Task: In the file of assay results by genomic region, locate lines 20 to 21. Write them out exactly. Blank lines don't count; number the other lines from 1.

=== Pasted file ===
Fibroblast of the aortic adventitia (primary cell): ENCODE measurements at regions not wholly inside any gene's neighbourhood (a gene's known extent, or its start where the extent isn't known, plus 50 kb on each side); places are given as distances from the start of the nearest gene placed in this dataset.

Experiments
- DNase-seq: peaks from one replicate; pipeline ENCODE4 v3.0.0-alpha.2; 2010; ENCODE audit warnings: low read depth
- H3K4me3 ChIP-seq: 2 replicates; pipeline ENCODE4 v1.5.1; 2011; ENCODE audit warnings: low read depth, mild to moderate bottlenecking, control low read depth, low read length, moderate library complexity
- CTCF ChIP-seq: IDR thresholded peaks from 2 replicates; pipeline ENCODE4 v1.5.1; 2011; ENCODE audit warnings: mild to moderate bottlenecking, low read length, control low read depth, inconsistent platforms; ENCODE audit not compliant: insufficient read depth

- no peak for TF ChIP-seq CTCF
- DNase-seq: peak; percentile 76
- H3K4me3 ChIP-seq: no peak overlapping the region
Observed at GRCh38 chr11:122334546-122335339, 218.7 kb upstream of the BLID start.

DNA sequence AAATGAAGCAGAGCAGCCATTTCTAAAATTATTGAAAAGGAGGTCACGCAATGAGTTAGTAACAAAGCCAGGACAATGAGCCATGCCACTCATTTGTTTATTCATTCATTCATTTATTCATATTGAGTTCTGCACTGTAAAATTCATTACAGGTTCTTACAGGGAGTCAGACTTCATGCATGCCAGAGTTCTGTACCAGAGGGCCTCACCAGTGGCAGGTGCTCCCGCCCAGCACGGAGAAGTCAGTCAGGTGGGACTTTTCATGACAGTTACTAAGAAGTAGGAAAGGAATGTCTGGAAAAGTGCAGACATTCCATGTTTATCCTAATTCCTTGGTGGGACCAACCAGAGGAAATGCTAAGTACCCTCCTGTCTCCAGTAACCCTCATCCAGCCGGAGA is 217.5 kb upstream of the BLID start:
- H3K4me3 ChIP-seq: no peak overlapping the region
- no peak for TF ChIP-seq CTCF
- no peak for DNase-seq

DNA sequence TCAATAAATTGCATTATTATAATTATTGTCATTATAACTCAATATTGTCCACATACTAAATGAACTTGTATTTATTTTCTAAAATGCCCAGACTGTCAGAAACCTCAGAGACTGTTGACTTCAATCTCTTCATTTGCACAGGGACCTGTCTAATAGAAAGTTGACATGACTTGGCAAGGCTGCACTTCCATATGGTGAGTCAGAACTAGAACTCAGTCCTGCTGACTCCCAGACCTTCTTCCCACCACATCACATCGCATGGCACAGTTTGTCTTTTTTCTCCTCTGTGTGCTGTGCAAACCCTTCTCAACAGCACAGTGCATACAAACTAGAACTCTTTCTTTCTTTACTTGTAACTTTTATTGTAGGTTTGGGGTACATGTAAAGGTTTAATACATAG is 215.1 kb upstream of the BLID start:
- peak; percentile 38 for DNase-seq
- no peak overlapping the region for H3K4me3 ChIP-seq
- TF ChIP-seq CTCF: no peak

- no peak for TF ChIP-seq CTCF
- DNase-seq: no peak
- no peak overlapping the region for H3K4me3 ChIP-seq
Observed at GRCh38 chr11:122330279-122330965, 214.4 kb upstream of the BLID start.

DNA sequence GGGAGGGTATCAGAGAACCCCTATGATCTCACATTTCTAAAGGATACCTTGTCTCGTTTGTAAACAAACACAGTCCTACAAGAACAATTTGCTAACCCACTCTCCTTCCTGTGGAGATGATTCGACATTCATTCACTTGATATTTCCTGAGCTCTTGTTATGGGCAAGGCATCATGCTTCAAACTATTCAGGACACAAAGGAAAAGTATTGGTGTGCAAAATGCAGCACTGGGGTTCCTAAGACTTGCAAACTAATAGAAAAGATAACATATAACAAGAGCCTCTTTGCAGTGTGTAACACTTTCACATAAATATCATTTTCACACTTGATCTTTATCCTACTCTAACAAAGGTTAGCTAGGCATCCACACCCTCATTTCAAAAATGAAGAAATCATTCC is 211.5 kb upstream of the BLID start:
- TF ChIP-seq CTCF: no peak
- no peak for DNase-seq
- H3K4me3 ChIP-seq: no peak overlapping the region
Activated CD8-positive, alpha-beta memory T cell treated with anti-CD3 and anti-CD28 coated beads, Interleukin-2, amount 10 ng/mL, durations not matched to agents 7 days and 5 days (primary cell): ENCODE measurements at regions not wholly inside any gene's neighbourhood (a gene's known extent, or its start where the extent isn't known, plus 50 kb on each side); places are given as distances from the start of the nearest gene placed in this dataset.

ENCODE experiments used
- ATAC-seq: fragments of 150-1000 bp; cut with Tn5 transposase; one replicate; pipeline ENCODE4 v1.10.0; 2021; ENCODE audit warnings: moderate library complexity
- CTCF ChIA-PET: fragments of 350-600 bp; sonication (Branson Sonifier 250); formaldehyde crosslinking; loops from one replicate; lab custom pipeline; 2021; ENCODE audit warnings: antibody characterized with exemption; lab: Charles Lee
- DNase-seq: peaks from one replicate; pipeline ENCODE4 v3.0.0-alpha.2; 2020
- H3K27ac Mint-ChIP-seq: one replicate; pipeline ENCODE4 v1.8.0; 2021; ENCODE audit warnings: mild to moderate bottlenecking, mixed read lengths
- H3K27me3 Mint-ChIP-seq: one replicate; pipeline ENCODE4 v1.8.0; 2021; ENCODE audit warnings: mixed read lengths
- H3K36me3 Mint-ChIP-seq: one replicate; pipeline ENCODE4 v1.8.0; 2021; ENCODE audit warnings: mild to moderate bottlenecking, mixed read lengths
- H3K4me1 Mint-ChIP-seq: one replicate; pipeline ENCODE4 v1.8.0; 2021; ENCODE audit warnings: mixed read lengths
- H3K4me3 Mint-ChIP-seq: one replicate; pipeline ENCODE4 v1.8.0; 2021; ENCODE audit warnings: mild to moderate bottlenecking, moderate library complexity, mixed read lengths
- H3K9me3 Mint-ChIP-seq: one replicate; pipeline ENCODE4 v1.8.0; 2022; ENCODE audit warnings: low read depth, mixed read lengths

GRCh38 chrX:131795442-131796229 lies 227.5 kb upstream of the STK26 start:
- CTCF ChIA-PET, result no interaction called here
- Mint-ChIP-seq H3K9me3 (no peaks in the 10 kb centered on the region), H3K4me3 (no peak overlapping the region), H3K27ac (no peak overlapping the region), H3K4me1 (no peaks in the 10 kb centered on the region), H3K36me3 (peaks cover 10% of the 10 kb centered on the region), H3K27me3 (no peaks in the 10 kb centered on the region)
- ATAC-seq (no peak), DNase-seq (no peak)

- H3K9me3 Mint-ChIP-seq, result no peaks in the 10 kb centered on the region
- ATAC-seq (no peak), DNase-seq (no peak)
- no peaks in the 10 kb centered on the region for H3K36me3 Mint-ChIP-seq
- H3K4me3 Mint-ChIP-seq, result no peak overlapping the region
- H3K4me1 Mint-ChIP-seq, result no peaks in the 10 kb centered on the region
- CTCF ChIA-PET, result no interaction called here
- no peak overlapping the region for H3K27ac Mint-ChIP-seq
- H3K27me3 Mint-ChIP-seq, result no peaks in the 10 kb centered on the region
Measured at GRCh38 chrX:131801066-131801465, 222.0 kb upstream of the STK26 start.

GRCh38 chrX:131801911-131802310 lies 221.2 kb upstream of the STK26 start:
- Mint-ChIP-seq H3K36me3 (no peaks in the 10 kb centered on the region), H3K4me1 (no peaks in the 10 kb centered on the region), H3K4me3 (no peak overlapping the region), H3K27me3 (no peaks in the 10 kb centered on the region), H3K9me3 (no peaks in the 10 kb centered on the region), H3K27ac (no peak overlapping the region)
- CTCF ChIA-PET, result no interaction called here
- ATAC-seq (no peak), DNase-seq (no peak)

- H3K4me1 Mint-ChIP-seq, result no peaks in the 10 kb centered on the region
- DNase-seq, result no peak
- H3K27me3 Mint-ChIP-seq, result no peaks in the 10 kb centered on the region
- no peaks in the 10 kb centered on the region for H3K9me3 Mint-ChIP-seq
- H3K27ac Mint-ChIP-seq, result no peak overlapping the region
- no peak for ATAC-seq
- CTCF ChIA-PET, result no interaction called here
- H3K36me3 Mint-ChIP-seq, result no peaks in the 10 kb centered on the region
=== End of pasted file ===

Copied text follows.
- no peak overlapping the region for H3K4me3 ChIP-seq
Observed at GRCh38 chr11:122330279-122330965, 214.4 kb upstream of the BLID start.